Category: sportsSource:  abscbnRelated NewsFeb 19th, 2018

Michelle Obama Made a Valentine’s Day Playlist For Barack Obama

The Obamas are making headlines once again after they revealed their official portraits. For Valentine's Day the two had special greetings for one another which they shared on social media. Michelle Obama first posted a photo on Instagram that said, "Forever Mine. Michelle to Barack." She also shared a 44-song playlist with the message, "To celebrate the occasion, I'm dedicating a little Valentine's Day playlist to you!." The songs that made the list included "Endless Love" by Diana Ross, "Halo" by Beyonc, and "All of Me" by John Legend. You can listen to the full playlist here. A post shared by Michelle Obama (@michelleobama) on Feb 14, 2018 at 8:19am PST Barack ...Keep on reading: Michelle Obama Made a Valentine’s Day Playlist For Barack Obama.....»»

Category: newsSource:  inquirerRelated NewsFeb 15th, 2018

Celebrate Valentine’s at John Legend’s Manila concert

MANILA, Philippines — Ten-time Grammy Award winner and multi-platinum selling singer-songwriter John Legend will be returning to Manila for his highly antici.....»»

Category: entertainmentSource:  philstarRelated NewsFeb 5th, 2018

Worry not, Perpetual, you have a homegrown hope in Jielo Razon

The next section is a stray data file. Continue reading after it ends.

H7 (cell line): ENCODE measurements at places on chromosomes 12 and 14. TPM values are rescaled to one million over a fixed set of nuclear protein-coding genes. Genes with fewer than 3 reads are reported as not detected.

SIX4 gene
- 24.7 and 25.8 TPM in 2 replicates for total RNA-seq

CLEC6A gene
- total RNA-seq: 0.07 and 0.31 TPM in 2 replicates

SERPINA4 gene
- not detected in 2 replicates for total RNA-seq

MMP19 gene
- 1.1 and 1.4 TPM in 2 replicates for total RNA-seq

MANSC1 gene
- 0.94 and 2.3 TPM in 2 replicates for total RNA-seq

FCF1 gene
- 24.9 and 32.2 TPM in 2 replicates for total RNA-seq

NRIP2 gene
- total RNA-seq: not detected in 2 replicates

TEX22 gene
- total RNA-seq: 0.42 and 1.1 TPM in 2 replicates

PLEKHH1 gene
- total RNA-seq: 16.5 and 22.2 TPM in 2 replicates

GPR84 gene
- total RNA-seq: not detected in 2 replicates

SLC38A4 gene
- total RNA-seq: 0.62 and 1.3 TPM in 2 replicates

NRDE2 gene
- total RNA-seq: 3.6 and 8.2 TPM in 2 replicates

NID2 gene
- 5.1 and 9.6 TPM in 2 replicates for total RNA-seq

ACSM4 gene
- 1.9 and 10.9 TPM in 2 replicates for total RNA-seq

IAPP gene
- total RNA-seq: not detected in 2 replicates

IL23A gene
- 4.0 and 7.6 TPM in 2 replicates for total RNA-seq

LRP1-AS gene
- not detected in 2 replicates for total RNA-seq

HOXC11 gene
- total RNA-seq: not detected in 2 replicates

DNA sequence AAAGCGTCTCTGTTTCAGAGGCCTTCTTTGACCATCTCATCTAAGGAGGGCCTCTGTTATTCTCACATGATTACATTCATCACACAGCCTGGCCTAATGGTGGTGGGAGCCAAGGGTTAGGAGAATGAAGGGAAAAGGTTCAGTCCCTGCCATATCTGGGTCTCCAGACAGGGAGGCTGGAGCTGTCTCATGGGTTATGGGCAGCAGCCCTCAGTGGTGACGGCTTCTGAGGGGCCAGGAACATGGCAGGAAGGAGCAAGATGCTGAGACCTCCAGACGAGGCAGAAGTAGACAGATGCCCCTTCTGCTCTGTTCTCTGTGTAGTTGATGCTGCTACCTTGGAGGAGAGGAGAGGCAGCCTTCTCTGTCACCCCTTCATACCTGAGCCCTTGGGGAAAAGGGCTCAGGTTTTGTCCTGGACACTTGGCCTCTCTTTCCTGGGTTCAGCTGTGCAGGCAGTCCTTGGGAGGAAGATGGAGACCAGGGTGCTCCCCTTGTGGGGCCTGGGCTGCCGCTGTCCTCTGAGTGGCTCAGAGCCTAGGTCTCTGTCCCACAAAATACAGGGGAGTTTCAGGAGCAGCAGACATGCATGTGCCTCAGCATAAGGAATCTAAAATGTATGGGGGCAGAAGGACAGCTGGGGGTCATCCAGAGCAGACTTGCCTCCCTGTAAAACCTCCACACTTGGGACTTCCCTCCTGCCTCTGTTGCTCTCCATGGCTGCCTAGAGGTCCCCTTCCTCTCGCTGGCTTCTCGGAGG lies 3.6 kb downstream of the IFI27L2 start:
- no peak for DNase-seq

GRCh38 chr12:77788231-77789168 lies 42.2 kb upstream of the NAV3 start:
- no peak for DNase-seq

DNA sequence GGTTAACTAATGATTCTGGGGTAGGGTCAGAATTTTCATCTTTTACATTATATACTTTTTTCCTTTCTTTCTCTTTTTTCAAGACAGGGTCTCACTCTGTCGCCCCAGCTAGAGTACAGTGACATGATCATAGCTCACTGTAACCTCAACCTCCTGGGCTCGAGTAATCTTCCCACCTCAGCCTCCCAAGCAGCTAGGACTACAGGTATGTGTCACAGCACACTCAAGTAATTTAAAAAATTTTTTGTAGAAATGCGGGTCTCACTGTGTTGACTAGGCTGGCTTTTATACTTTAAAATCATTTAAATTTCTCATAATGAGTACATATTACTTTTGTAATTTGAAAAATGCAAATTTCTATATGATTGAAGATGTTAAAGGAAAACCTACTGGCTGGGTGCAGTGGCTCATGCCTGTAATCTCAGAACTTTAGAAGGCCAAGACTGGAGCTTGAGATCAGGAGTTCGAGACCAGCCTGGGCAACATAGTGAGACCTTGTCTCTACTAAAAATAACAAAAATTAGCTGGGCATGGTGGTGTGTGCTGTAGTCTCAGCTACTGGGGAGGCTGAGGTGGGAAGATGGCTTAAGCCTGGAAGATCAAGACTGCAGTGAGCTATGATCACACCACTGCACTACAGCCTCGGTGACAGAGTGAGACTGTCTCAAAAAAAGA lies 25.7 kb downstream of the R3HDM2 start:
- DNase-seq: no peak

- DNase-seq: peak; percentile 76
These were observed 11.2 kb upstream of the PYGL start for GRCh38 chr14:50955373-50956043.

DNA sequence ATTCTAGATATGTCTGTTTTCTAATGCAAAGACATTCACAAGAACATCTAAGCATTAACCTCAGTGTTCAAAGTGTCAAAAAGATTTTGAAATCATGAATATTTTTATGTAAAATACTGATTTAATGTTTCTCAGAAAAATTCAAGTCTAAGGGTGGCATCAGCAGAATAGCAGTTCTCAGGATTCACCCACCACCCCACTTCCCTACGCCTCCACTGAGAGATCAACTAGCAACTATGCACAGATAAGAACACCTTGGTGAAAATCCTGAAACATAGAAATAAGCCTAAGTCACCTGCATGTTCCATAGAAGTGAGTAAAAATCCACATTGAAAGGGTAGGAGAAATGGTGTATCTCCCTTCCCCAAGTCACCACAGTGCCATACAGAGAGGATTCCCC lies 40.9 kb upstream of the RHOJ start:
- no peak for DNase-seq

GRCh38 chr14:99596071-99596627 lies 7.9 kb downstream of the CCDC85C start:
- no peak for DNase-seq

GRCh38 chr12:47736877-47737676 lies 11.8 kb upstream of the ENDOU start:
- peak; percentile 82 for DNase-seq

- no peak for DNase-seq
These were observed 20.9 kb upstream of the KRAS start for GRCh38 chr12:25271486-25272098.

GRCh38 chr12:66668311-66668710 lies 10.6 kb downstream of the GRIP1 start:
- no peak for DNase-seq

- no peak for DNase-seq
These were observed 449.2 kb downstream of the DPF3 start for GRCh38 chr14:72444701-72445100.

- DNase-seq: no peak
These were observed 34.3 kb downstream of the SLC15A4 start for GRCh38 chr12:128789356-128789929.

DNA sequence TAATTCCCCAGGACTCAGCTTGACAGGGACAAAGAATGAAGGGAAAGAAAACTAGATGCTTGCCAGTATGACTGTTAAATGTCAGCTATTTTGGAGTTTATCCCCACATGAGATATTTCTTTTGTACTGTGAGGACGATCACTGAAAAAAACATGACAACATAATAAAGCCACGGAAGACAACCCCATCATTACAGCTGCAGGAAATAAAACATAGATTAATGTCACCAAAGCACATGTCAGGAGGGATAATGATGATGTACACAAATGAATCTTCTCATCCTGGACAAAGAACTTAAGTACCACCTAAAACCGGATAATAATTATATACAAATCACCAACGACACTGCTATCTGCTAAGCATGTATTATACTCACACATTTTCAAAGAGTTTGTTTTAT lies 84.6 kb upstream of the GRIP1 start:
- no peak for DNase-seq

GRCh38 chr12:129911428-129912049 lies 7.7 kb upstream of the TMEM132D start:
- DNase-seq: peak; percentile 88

University of Perpetual Help will be undergoing some sort of rebuild. Following five straight winning seasons from 2012 to 2016, the Altas posted their first losing record in recent history a year ago. With a standing of just 4-14, they found themselves ninth out of 10 teams. The Las Pinas-based squad wasted no time in taking action by bringing in multi-titled mentor Frankie Lim as consultant. However, the cupboard remains bare in terms of talent with all of AJ Coronel, Gab Dagangon, and GJ Ylagan having graduated. That means that only Nigerian Prince Eze and court general Keith Pido remain from that core. Good thing then that Perpetual just so happens to have a promising prospect coming out of its high school. And it’s an even better thing that said promising prospect has committed to remain an Alta. “Sa Perpetual pa rin po ako mag-Seniors,” Jielo Razon told ABS-CBN Sports, adding that he has already been practicing with the team since January 4. In Razon, Lim is getting a confident player who can score from all over the floor while seemingly not getting tired. The five-foot-11 guard averaged 17.7 points, 7.5 rebounds, 2.4 assists, and 1.4 steals. He was the second-leading scorer in the NCAA 93 Juniors Basketball Tournament. While none of his three years in Las Pinas ended up in the playoffs, his talent alone kept his team competitive. It doesn’t hurt either that he is the definition of homegrown – having been born and then having grown up in Las Pinas. “Kaya nga po ‘di na rin ako aalis dito. Dito ako nagsimula kaya gusto ko, dito na rin ako ga-graduate,” he said. He then continued, “Kung ‘di naman po ako nila kinuha, wala pong mangyayari sa akin kaya malaki po ang utang na loob ko sa school.” Razon’s commitment marks the first time a well-regarded Junior Alta will become an Alta as former stars Gelo Alolino and Joseph Eriobu bolted for National University and Mapua University, respectively. While he is a Perpetualite through and through, the 18-year-old said his basketball idols are Jiovani Jalalon of Arellano University and Rey Nambatac and Colegio de San Juan de Letran. Don’t make the mistake of thinking, though, that he has forgotten about Alta legend Scottie Thompson. “Sana po, magawa ko yung nagawa ni kuya Scottie,” he expressed. --- Follow this writer on Twitter, @riegogogo......»»